Holders of individual retirement accounts (IRAs), 401(k)s and other qualified retirement accounts are required to commence taking distributions from those accounts at age 70½. The rationale is that they were allowed to make contributions that were tax-deferred and the balances in these accounts grew tax-free. This is the case even where after-tax contributions were made.
Required minimum distributions (RMDs) force the account holder to take a taxable distribution that is based on the account balance at the end of the prior year and their age. The logic is that government wants to collect taxes for all of that tax-deferred growth and the original tax-deferral and that the investor will be in a lower tax bracket in retirement. As to the latter, that may or may not be true. Some retirees do not need the cash flow from these RMDs and would prefer to minimize them and the resulting tax bill. Here a few strategies. (See also: How to Calculate Required Minimum Distributions.)
Taking Distributions Prior to Age 70½
Financial advisors should monitor their client’s tax bracket in the years prior to the commencement of RMDs. If their taxable income is relatively low during their early years of retirement, it could make sense to take distributions from these tax-deferred accounts at a level that will fully utilize the client’s current tax bracket. This will have the added benefit of reducing the value of these accounts and will result in a lower RMD calculation down the road, all things being equal.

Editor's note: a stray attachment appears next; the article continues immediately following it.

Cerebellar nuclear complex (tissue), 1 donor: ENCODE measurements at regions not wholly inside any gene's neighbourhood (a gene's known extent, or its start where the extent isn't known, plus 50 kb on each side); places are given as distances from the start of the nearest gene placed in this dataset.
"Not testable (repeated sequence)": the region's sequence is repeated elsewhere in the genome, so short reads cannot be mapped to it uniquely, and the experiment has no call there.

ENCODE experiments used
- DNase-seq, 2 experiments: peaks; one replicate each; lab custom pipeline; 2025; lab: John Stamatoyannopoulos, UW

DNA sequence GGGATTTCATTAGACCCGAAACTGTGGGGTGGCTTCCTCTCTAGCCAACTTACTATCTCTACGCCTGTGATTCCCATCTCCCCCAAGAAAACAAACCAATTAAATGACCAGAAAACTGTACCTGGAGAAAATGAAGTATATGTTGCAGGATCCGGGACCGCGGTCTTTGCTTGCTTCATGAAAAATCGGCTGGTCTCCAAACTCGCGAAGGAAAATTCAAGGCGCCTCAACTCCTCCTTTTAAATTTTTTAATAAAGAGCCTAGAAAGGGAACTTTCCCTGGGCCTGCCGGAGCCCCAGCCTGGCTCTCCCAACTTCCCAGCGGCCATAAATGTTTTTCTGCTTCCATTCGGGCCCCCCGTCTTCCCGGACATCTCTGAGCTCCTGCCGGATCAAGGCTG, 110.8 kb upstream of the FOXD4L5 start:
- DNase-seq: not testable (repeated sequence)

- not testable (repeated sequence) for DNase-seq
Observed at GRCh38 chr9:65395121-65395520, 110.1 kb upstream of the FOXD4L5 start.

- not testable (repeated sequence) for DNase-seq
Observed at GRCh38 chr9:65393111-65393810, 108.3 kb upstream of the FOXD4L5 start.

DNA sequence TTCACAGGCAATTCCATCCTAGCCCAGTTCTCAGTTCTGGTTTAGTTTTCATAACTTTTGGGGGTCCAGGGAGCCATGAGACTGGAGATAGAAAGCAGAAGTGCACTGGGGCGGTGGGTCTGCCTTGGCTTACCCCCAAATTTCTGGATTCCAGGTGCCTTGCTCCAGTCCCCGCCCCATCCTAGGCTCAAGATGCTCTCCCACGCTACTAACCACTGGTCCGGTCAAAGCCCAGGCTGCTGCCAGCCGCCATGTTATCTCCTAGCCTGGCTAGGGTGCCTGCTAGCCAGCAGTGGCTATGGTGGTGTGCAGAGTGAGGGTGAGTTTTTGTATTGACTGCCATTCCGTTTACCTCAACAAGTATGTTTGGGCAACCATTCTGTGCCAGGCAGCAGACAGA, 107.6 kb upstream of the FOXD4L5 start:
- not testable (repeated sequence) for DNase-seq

Roth IRA Conversions
Converting all or part of a traditional IRA account to a Roth IRA will serve to reduce the amount of the traditional IRA account that is subject to RMDs down the road. This strategy can be employed at any point, but it takes planning. Anyone interested in doing this would be wise to consult with a knowledgeable financial or tax advisor before proceeding as there are income taxes due on the amount converted and the conversion process can be complicated. (See also: Avoiding Mistakes in Required Minimum Distributions.)
One strategy might be to look at converting during years where the client’s income is lower than usual. A spin on this might be to look at the client’s income during their early years of retirement if their income is relatively low.
Contribute to a Roth 401(k)
If your company’s 401(k) plan offers the option, consider designating all or some of your salary tax-deferrals to the Roth option in the plan. These contributions are made with after-tax dollars, but the contributions grow tax-deferred. If rolled to a Roth IRA upon leaving, the employer will never require a minimum distribution or incur the associated income tax hit.
This is something that will likely be done years prior to even considering the potential impact of RMDs, but financial advisors would be wise to consider this for clients who look like they will accumulate significant sums in traditional IRA and 401(k) accounts. There are other considerations while the client is working and the potential future tax savings may be trumped by other tax and financial planning considerations. (See also: An Overview of Retirement Plan RMDs.)
Working at 70½